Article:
The major revelation (which will not be spoiled here) in Karen Joy Fowler’s We Are All Completely Beside Ourselves has been pegged by some readers as a twist; a gasp-worthy admission that elevates the novel to an entirely new level. Unfortunately I knew about it long before I started reading; the penance of the bookseller, I suppose. Not that it detracted from my enjoyment of Fowler’s tenth book; if not its content, than at the very least its structure and willingness to push the boundaries. Honestly, I wasn’t as entranced by We Are Completely Beside Ourselves as my fellow readers; but despite that, it’s a novel I would happily put in the hands of anyone searching for a fresh take on dysfunctional families. It’s a novel I recognize as being very, very good, despite it not gelling with my proclivities.
The novel is narrated by Rosemary Cooke, as unreliable narrator as I’ve ever had the pleasure of reading; though, interestingly, she acknowledges it, and once we, the reader, finally grasp the complexity of her story, her unreliability is completely understandable. To label the cook family dysfunctional is doing a disservice to the world: the dynamics and history of the family is completely insane because of the social experiment they partook in. The consequences of the first five years of Rosemary’s life, during which she lived with her parents, older brother, and ‘twin sister’ Fern, ripple greatly in her later years; especially when Fern is ripped from their lives, for reasons Rosemary doesn’t quite understand until much, much later.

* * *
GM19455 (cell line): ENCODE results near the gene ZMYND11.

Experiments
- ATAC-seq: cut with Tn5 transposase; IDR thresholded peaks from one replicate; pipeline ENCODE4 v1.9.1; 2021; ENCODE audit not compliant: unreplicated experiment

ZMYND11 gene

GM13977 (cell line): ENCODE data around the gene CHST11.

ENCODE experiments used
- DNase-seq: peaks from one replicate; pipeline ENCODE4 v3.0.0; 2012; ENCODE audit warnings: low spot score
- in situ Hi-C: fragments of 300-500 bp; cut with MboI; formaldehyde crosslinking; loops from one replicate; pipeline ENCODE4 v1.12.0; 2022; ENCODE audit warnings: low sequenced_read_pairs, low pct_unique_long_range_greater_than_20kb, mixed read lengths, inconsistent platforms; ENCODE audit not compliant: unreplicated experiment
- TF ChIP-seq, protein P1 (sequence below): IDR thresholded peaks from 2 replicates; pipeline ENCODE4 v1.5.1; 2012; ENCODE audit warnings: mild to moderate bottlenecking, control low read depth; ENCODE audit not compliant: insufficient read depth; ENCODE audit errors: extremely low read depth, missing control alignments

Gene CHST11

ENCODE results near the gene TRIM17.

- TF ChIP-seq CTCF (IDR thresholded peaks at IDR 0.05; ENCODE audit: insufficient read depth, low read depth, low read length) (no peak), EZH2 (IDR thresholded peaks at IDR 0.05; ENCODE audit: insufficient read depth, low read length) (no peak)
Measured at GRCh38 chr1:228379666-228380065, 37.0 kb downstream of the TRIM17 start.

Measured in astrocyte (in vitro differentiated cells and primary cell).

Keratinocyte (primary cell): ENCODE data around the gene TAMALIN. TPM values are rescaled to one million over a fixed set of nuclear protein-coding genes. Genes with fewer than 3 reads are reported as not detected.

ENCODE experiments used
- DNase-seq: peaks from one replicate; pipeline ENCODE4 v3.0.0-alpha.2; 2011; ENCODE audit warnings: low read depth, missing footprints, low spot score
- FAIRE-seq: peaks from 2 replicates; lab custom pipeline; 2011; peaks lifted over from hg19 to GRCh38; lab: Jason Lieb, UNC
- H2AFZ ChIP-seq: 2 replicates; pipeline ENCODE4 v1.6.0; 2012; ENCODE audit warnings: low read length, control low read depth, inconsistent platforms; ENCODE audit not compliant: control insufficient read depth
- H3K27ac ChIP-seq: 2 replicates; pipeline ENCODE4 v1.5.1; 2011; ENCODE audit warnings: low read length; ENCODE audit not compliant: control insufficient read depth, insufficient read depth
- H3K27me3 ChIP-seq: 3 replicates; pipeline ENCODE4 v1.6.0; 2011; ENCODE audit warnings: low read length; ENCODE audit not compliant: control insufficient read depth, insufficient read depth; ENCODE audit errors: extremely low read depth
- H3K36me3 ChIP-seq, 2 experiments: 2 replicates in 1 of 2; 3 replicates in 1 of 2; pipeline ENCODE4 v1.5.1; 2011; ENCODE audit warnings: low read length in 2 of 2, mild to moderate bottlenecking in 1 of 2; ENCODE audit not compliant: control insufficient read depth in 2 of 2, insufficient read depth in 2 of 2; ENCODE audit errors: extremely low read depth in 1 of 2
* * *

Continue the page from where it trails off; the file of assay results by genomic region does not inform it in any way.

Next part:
Fowler’s non-linear approach to the story should be lauded. In lesser hands, this might render the plot nonsensical; but the Man Booker-shortlisted author demonstrates impressive finesse. This is a complicated tale delightfully executed: a fine exploration of families and siblings, and the inherent complexities of life. How do we define ourselves? How essential are our families to that definition? And there are wider issues beyond that, too – the divulging of which would spoil the aforementioned twist.
A novel I liked, rather than loved; nevertheless, I’d still slap a “Must Read” sticker on We Are All Completely Beside Ourselves.